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Trifolium hybridum

Trifolium hybridum

Trifolium hybridum

Trifolium hybridum (Alsike Clover)
Fabaceae (Pea Family)

Foothills, montane. Meadows, streamsides, disturbed areas. June-September.
Above: Near Lizard Head Pass, August 14, 2020.
Left: Echo Basin Road, July 14, 2015.

Trifolium hybridum is a sprawling to erect, short-lived perennial that is easily mistaken for Trifolium pratense (see below) or, even more easily mistaken for, Trifolium repens. Compare the three and you will see some differences in the flower head, the leaf color, and the overall growth habits of the plants. Linnaeus mistakenly assumed that this species was a hybrid of T. pratense and T. repens. We now know that it is not a hybrid.

Most often in its widely spread habitat across the United States (see the map below), T. hybridum flowering stems are erect as shown at top left, but they may also be ascending or even decumbent.

Most keys separate T. hybridum from T. pratense with one characteristic: the flower head of T. hybridum has a peduncle and is not subtended by stipules or a pair of leaves.

The characteristics that separate T. hybridum from T. repens are more controversial and vary from one flora key to another. All keys do, however, agree that T. hybridum does not creep along the ground, rooting at the nodes; T. repens does. Other (controversial) characteristics to look for:
1) The calyx of T. hybridum is pubescent in the sinuses between the teeth (only according to Weber): the calyx of T. repens is glabrous in this area.
2) The calyx of T. hybridum has no purple spot at the base of each sinus between the teeth; the calyx of T. repens often has a purple spot in this area.
3) Leaflets of T. hybridum are unmottled: those of T. repens often have an inverted V near their base.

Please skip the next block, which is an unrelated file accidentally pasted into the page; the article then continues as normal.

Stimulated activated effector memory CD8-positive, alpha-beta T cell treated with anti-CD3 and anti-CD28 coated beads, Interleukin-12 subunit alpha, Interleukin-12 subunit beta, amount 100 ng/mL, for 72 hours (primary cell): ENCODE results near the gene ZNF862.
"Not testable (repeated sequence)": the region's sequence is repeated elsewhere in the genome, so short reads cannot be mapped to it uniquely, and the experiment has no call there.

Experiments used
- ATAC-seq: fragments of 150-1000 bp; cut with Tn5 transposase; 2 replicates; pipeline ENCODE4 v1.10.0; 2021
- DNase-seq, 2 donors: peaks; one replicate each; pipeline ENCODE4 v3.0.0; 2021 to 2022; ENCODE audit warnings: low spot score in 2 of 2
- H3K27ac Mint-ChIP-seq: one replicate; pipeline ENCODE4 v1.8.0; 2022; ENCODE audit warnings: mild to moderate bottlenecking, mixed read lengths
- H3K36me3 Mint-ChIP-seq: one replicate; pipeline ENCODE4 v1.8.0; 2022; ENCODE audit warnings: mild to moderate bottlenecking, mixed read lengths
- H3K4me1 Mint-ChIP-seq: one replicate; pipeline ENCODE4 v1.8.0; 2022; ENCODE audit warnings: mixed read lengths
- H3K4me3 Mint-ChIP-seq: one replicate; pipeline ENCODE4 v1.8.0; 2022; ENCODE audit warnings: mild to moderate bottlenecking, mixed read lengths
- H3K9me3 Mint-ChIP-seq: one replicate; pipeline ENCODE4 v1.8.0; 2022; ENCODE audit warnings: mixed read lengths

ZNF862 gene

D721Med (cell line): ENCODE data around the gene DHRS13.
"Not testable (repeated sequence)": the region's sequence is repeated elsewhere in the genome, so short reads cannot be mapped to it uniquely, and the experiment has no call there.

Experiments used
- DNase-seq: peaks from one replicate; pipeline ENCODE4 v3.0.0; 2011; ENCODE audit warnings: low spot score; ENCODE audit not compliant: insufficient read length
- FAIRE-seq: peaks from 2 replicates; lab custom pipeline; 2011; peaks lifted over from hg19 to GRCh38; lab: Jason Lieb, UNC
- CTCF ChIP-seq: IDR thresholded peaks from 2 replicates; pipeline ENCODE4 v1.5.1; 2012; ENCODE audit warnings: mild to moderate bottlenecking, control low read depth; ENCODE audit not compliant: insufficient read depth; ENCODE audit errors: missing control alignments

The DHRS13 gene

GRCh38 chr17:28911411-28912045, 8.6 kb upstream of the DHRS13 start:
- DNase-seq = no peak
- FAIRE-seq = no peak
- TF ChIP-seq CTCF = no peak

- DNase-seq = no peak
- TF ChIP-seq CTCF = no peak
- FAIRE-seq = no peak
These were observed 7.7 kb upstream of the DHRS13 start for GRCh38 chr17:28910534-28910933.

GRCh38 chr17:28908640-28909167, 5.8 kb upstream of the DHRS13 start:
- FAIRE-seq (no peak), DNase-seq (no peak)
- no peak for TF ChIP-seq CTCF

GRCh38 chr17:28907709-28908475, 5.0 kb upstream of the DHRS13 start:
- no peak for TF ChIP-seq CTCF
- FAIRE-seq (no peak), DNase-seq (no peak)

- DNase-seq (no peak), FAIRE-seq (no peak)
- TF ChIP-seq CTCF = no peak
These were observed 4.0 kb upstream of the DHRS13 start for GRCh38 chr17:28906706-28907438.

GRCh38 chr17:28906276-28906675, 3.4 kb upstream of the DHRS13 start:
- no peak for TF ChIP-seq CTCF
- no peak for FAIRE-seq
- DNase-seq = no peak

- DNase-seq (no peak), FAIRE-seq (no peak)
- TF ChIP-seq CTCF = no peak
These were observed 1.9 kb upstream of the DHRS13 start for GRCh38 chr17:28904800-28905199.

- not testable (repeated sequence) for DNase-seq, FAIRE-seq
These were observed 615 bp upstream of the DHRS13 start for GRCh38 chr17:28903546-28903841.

Linnaeus named this genus and species in 1753. The common name, Alsike, is for a small town near Uppsala, Sweden (just north of Stockholm), where Linnaeus found this species. The species probably originated in the Mediterranean area and is now found and used as fodder through much of the world. , As shown in these photographs from San Juan National Forest, Trifolium hybridum has also spread into wild areas, probably being carried there by cattle and sheep.

Trifolium hybridum

Trifolium hybridum (Alsike Clover)
Fabaceae (Pea Family)

Foothills, montane. Meadows, streamsides, disturbed areas. June-September.
Echo Basin Road, July 14, 2015.

Notice that the flower head is not immediately subtended by leaves and that the stem leaves are evenly serrated and are evenly colored, lacking light colored leaf spots which are quite evident in Trifolium pratense.

The plant at left is past maturity, as evidenced by the worn, eaten, torn look of its leaves and the spreading/drooping of its individual flowers.

                

 

 

Trifolium pratense

Trifolium pratense

Trifolium pratense

Trifolium pratense

Trifolium pratense (Red Clover)
Fabaceae (Pea Family)

Foothills, montane, subalpine. Meadows. May-November.
Above: San Juan National Forest, July 14, 2011; Near Yellowjacket Canyon, July 29, 2020.
Left: East Fork of the Dolores River Trail, August 25, 2005.

Red Clover is a wide-spread non-native plant, found from city lots to farm fields to mountain meadows. It is a significant forage crop and a favorite with bees. It grows quickly if given ample moisture and it is quite noticeable because of its large, long-lasting, and colorful flower head and its large leaves, often strikingly two-toned.

Linnaeus named this genus and species in 1753. "Pratense" is Latin for "found in meadows".

Trifolium pratense (Red Clover)
Fabaceae (Pea Family)

Foothills, montane, subalpine. Meadows. May-November.
Lower Calico Trail, June 16, 2004.

In crowded grassy areas, Red Clover will stretch for the sun and grow upright.  In the openings of trails, Red Clover does what it likes best: rest itself sprawling along the ground.

Range map © John Kartesz,
Floristic Synthesis of North America

State Color Key

Species present in state and native
Species present in state and exotic
Species not present in state

County Color Key

Species present and not rare
Species present and rare
Species extirpated (historic)
Species extinct
Species noxious
Species exotic and present
Native species, but adventive in state
Eradicated
Questionable presence

Trifolium hybridum

Range map for Trifolium hybridum

Range map for Trifolium pratense